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Early Atlases and How They Shaped the World: Examples from the Bell Library

Seller



"A General Chart of the West Indias" from John Seller, <em>Atlas maritimus</em>. London, 1675.

"A General Chart of the West Indias" from John Seller, Atlas maritimus. London, 1675.

Seller (fl. 1658-1698) began his career as a maker of navigational instruments but he became a prominent figure in the history of the map publishing trade in England.  He was appointed hydrographer by the King in 1671 and remained in the position under three monarchs.  He was the first Englishman to try establish a cartographic publishing firm comparable to the large continental firms.  In addition to the Atlas Maritimus he published a celestial atlas, two terrestrial atlases, and numerous maps, charts and geographical and nautical publications.

The Bell copy of his Atlas Maritimus contains 17 leaves of maps and a hydrographical description of the sea-coasts of the known parts of the world.  It is a late issue of the atlas, lacking the preface of earlier editions.  The first edition was published circa 1670 but all copies and editions varied in contents.  Depending on the interests of the individual customer, Seller would publish a collection of maps on demand, as was usual in the map trade at the time.  Some of the maps were adapted from Dutch atlases and some were Seller’s own work.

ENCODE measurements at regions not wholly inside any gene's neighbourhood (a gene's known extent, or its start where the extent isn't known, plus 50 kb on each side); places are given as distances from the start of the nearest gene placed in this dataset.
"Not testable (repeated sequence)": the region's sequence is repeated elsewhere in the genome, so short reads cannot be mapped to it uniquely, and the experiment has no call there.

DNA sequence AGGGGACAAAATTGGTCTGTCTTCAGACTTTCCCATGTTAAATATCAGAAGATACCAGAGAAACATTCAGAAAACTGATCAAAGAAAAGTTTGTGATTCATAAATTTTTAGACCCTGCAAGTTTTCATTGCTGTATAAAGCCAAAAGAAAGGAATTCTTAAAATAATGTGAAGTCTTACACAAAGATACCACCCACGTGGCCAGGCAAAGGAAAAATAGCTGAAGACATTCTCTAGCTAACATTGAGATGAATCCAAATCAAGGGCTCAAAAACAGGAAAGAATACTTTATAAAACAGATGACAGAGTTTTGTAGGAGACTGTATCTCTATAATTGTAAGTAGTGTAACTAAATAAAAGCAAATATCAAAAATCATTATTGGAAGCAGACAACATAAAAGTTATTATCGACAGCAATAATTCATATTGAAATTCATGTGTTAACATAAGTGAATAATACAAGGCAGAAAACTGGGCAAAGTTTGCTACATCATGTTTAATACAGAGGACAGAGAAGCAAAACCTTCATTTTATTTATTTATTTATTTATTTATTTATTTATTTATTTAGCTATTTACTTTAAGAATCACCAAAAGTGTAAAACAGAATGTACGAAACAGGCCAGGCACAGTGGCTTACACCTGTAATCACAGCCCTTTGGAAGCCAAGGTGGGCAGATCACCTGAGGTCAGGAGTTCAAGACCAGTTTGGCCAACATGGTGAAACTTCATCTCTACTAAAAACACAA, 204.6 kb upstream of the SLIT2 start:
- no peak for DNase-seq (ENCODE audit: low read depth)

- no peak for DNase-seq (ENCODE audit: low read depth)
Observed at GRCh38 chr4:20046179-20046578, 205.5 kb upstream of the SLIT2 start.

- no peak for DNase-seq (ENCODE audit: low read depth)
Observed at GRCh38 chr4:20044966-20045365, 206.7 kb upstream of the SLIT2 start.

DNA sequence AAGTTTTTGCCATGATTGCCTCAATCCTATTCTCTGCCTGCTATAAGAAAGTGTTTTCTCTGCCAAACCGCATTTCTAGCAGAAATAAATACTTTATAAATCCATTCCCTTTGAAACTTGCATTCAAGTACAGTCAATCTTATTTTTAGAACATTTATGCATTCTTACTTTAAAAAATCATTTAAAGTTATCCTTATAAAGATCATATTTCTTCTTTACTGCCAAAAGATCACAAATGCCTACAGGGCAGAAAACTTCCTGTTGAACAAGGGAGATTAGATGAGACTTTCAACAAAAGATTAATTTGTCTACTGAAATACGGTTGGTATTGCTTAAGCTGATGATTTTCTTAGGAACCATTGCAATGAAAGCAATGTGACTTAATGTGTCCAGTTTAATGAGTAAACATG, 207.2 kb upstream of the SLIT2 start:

"A chart of the Easternmost part of the East Indies" from John Seller, <em>Atlas maritimus</em>. London, 1675.

"A chart of the Easternmost part of the East Indies" from John Seller, Atlas maritimus. London, 1675.

In 1677 Seller was forced into a partnership in order to avoid bankruptcy.  When the partnership ended his stock was shared out among the partners including John Colson who issued this edition of the Atlas Maritimus with his own engraved title page claiming authorship.  The Library’s copy is the second traced example bearing Colson’s name.